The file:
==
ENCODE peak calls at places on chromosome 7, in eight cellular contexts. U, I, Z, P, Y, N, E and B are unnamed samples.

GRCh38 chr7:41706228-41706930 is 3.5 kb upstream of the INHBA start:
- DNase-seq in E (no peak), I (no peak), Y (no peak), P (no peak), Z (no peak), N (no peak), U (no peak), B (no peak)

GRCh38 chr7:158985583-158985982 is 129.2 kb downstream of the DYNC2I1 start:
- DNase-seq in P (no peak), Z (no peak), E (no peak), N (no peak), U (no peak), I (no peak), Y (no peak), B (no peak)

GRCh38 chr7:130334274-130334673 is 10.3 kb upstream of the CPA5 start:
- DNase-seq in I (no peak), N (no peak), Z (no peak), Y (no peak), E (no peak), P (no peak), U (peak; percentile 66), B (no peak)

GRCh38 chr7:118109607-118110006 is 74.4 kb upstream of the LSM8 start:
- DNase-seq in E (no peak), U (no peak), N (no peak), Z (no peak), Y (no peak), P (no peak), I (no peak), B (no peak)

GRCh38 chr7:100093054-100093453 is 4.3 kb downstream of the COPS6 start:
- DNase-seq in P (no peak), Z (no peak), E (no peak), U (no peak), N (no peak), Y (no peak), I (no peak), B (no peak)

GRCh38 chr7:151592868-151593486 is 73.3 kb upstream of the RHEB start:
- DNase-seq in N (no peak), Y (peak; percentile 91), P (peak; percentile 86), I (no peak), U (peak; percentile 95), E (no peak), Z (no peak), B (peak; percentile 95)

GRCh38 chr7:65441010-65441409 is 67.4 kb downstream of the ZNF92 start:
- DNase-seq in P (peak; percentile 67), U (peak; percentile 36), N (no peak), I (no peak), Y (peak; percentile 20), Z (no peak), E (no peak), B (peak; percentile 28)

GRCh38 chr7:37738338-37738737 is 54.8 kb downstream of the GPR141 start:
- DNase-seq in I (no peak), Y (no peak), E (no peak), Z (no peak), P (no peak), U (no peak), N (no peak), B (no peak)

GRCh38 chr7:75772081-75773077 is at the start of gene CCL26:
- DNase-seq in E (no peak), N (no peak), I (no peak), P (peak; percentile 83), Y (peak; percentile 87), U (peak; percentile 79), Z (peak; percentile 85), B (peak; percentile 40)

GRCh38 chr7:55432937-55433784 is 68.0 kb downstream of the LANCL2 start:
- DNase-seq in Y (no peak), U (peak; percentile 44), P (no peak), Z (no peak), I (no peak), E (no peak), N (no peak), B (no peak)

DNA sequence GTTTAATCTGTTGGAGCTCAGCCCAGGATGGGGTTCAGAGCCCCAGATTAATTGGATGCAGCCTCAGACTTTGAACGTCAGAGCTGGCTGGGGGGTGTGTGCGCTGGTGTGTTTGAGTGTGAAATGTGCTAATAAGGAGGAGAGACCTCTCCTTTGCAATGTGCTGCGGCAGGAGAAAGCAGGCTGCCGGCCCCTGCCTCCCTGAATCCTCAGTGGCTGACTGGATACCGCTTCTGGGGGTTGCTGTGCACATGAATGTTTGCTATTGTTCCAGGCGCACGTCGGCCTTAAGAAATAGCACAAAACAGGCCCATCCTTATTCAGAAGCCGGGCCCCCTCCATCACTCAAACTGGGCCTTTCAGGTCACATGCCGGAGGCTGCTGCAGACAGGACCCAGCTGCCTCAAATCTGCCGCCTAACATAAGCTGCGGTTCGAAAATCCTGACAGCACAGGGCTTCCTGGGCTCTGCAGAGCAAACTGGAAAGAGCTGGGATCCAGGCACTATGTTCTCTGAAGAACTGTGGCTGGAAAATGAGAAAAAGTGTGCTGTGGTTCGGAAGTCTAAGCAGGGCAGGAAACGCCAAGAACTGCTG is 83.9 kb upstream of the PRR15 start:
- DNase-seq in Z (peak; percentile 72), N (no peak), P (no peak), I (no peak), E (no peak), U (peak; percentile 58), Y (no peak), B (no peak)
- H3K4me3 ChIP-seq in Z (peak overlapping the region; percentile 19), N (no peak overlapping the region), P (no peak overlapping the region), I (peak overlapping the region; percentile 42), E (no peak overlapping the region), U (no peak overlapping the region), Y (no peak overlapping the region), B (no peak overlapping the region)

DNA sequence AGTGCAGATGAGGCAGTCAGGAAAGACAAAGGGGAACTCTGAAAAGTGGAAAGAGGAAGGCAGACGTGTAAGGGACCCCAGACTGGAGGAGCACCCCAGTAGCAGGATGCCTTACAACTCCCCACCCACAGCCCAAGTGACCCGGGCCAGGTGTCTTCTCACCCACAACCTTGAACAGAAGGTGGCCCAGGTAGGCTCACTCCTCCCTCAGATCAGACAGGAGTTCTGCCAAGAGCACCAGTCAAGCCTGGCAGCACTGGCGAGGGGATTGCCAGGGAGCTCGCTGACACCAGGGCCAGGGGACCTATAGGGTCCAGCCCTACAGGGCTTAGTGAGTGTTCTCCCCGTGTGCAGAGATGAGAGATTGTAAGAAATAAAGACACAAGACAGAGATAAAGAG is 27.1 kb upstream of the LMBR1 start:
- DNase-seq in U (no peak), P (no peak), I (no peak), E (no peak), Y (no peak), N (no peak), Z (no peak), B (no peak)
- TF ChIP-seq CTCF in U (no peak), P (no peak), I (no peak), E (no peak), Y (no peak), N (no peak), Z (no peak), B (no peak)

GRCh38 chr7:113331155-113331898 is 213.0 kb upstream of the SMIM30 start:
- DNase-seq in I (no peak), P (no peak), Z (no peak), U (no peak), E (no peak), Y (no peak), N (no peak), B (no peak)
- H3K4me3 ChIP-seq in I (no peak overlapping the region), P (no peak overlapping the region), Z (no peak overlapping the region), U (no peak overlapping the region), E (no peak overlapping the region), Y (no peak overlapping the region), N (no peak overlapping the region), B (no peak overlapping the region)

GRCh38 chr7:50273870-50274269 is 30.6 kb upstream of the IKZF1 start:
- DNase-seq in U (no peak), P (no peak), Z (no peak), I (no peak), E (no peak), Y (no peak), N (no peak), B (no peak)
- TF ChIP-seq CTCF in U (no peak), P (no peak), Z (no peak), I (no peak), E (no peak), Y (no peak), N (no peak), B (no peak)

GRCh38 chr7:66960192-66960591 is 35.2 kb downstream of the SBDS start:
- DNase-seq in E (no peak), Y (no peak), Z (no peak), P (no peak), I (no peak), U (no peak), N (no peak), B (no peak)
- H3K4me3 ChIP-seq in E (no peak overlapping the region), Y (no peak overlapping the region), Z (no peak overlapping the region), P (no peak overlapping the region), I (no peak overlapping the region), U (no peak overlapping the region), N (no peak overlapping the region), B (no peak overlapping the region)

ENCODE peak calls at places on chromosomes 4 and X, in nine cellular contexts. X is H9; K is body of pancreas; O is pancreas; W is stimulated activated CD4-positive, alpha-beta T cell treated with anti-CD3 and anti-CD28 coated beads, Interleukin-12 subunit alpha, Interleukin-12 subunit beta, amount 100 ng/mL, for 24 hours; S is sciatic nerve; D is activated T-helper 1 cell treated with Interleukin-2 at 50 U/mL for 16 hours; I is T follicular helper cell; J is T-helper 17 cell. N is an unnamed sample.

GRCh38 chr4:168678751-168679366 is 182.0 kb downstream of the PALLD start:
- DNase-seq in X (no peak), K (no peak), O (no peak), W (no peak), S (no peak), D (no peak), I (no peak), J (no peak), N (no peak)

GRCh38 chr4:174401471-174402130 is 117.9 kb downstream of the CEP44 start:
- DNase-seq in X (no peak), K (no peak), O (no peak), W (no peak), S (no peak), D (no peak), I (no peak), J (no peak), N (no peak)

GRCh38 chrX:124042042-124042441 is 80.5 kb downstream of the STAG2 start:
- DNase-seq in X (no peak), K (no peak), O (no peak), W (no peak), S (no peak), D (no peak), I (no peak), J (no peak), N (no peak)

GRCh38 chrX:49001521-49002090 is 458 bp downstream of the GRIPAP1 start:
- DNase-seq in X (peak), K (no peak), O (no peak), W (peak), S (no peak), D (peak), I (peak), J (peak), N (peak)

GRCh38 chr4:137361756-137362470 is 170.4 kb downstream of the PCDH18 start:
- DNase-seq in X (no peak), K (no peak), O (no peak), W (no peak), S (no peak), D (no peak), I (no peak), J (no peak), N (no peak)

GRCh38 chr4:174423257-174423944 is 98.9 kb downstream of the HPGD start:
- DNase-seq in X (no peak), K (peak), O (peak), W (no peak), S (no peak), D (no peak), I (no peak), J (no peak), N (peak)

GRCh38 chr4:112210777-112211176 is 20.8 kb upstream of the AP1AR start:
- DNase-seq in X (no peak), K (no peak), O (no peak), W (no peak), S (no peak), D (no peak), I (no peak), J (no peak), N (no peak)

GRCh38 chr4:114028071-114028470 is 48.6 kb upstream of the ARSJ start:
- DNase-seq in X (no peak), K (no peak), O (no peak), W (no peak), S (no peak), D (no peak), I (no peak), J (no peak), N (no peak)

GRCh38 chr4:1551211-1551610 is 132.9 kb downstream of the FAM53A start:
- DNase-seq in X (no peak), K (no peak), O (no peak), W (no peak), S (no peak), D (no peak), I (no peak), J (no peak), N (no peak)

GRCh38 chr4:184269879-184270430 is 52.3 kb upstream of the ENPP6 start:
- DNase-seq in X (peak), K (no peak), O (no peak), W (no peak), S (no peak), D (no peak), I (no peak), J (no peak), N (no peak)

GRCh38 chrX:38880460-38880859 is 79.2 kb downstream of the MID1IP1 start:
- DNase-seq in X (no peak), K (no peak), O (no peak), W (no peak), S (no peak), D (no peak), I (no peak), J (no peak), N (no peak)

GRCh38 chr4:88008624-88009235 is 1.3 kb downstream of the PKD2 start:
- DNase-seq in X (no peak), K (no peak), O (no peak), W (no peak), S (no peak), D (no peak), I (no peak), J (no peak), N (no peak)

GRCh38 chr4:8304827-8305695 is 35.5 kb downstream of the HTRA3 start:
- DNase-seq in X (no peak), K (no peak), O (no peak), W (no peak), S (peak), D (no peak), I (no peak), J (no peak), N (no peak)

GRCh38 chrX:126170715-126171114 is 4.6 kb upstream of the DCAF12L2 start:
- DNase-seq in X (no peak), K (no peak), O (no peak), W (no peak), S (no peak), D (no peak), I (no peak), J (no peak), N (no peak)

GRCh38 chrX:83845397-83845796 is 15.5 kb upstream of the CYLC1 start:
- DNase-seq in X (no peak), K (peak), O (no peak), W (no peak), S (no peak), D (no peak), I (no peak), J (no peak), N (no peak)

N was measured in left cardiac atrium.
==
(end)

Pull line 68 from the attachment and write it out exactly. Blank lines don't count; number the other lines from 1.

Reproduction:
N was measured in left cardiac atrium.